Neurogenesis is a central issue in neuroscience. It is the process by which new brain cells grow to replace the ones that have died. Many scientists have devoted their careers to studying this area of science - when and how it occurs, and sometimes, whether it happens at all.
The concept of neurogenesis may appear paradoxical, as it appears to fail in cases of spinal trauma and acquired brain injury. These exceptions have led to theories of neurogenesis that are confined to animals and humans at very early ages.
However, other findings suggest that neurogenesis does persist in areas of the brain to facilitate memory and cognitive development. Therefore, neurogenesis may occur in the brains of adults.
It is such theses that may have a profound effect on the scientific understanding of learning, memory formation and general functional status at different ages.
Neurogenesis in the Human Brain
Two recent papers have reached conflicting conclusions on neurogenesis in the same region of the human brain.
The area in question is the dental gyrus of the hippocampus, which is associated with memory and learning, and also with the response to factors such as stress.
One study has asserted that the precursor cells which form this region are rare, even in relatively young people, and are not present in adults at all. The other, however, concludes that the total number of these progenitors, as well as semi-developed brain cells, were constant across samples from people of various ages.
Both studies were based on post-mortem samples of healthy individuals, although the former also included similar results from people with a certain type of epilepsy.
The dentate gyrus contains the 'growth plate' of the hippocampus, and, thus, may be present to support the functions of this brain region. The presence of the gyrus may explain why healthy people of all ages can recall new information and process it in the course of learning.
Furthermore, the confirmed existence of new or developing neurons in the same location could provide a definitive picture of the actual learning capacity of an adult. Some neuroscientists have spent their careers in an attempt to assess this.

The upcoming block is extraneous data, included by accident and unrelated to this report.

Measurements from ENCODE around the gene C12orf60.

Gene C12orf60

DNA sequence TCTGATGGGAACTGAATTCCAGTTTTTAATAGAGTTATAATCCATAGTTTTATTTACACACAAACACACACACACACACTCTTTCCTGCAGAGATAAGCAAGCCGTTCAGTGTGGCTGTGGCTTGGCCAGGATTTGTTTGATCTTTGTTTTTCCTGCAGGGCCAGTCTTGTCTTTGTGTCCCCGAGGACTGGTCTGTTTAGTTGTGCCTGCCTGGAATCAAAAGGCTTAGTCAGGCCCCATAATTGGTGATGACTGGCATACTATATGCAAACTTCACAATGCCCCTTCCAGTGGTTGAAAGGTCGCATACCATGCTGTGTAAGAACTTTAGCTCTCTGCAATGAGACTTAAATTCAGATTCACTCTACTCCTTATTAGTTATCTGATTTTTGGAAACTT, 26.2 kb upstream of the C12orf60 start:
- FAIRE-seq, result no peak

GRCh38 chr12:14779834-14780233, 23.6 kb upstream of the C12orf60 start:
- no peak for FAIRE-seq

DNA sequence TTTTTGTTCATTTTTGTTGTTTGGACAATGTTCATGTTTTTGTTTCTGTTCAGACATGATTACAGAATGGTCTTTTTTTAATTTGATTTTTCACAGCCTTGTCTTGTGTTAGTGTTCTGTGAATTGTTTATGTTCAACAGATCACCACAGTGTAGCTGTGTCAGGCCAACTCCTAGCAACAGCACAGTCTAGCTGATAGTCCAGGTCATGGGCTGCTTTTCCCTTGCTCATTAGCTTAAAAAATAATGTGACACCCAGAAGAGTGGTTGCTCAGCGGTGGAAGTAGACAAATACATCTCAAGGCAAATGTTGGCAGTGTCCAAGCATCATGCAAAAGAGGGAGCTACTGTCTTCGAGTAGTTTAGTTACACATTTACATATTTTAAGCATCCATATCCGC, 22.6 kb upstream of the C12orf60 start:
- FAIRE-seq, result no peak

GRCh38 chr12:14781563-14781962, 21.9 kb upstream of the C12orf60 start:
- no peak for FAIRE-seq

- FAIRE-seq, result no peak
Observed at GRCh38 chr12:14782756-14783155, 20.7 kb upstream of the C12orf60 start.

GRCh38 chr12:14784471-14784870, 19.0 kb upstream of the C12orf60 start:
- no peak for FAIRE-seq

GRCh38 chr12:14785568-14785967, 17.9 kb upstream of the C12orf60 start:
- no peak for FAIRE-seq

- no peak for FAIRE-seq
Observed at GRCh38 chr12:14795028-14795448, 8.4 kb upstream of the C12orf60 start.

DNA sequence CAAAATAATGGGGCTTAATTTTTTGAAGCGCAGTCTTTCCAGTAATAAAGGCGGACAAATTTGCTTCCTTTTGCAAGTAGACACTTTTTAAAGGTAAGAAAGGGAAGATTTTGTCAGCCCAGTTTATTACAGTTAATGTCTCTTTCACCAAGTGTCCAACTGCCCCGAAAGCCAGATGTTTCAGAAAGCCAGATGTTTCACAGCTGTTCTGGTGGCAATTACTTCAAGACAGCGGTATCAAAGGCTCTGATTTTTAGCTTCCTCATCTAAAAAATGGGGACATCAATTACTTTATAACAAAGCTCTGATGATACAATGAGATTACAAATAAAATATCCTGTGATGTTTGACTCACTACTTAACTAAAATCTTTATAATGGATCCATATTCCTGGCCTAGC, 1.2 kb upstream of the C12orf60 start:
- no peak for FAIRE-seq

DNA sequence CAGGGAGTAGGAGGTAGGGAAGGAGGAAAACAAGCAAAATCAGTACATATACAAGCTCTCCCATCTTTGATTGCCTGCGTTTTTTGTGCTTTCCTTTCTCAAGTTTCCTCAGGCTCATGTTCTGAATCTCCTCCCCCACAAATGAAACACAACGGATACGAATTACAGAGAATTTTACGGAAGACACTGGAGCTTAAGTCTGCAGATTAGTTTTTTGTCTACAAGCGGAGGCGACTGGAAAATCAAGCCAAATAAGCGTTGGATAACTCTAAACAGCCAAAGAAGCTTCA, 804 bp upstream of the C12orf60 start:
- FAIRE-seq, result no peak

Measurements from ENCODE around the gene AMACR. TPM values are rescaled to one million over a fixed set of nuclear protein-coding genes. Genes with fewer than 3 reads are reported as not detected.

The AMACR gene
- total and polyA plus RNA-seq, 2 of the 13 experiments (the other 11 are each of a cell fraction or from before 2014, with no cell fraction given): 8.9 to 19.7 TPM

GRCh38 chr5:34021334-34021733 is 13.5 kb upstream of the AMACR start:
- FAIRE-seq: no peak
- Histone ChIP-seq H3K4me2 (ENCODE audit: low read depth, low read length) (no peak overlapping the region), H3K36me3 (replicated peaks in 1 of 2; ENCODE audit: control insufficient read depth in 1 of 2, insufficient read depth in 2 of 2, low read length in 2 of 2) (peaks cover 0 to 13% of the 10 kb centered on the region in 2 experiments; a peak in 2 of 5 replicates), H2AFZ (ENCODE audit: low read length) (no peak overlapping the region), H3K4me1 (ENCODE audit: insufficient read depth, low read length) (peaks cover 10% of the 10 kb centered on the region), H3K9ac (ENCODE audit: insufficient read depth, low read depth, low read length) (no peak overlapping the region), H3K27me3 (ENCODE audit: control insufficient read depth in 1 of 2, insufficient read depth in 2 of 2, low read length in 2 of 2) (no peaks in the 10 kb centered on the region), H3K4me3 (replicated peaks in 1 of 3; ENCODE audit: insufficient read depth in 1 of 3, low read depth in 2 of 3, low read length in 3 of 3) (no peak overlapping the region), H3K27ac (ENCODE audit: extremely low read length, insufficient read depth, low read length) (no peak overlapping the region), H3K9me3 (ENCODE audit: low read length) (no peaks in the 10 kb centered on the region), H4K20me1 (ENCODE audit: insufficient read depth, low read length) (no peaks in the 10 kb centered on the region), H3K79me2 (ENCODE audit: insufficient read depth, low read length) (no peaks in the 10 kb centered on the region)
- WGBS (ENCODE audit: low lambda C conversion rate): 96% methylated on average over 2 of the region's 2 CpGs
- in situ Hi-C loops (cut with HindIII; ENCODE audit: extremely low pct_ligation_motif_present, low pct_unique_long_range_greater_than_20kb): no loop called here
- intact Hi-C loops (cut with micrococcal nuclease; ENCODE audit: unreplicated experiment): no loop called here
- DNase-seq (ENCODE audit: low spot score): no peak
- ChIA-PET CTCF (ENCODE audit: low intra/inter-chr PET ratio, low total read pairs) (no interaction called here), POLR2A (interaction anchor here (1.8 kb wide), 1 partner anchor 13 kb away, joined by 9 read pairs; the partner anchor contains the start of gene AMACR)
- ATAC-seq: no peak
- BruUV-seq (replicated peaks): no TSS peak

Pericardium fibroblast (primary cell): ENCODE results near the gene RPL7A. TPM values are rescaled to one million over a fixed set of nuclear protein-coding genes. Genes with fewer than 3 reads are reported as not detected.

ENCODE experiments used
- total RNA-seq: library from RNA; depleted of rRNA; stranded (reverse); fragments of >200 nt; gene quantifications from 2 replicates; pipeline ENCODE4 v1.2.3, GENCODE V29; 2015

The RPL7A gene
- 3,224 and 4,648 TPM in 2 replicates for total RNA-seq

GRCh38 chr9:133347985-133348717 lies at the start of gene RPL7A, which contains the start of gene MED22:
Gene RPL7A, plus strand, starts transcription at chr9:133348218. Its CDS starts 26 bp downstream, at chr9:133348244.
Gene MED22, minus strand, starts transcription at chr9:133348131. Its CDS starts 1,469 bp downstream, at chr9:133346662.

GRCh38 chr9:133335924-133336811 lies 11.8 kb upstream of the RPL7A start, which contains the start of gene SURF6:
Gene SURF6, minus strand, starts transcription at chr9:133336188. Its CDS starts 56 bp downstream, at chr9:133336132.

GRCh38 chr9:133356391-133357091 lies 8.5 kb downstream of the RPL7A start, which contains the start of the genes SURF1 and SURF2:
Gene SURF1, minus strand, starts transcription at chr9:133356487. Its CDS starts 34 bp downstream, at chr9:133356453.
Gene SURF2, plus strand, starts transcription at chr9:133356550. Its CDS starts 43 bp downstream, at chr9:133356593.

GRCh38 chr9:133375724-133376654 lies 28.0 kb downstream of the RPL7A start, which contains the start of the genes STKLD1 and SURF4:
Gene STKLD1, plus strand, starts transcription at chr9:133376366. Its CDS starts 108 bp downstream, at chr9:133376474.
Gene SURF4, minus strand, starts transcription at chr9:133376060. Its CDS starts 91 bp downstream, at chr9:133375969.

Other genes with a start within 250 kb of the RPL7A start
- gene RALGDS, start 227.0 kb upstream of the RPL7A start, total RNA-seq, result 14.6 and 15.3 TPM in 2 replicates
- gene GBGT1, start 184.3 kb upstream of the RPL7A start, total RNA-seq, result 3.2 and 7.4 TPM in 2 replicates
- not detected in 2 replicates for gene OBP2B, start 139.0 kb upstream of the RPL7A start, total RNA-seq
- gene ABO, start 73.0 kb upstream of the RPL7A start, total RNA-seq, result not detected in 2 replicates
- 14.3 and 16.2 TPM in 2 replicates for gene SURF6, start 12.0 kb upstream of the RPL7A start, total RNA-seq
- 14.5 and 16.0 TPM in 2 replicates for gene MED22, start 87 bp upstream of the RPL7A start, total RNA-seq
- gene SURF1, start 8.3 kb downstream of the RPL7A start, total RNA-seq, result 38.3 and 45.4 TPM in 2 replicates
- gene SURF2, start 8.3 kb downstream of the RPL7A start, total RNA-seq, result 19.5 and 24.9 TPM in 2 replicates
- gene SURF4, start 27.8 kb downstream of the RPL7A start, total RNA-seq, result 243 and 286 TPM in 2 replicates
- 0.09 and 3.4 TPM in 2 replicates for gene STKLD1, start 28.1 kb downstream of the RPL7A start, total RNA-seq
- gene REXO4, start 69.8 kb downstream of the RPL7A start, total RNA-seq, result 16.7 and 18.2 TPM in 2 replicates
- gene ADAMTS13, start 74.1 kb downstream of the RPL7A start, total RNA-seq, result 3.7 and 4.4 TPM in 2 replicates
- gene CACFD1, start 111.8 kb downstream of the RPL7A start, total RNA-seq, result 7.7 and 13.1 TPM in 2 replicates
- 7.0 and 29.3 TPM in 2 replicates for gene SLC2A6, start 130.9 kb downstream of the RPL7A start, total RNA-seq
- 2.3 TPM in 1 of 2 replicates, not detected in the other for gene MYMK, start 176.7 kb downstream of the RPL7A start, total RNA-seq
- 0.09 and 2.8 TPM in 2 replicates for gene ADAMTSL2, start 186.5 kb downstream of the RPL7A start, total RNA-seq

The dentate gyrus may also be implicated in disease, most notably some forms of epilepsy and mild cognitive impairments. Therefore, the ability to compare neuronal numbers in healthy hippocampi to those affected by such conditions may also be useful in the study of these illnesses.
However, the results of studies on actual neurogenesis in the dentate gyrus have been variable, at best. Some research studies have reported that hundreds of new cells are added, every day, to this region in healthy adults. Others have not found new or developing neurons in this region at all. It is difficult to say why this is.
But, it is certain that the methods used to assess the target neurogenesis have differed between studies. Some have involved post-mortem studies, whereas others have directly imaged the regions in living participants.
In addition, the research may also have varied in terms of studying the parts of the hippocampus. Some investigations have focused on the subgranular zone of the hippocampus (thought to be the actual site of neurogenesis for this brain region). Other studies have evaluated the region as a whole.
These findings are due to the 2014 report that different parts of the dentate gyrus have different functions. In short, the difference in opinions is proving to be a complex research problem.
Debate: Can Adults Grow New Brain Cells?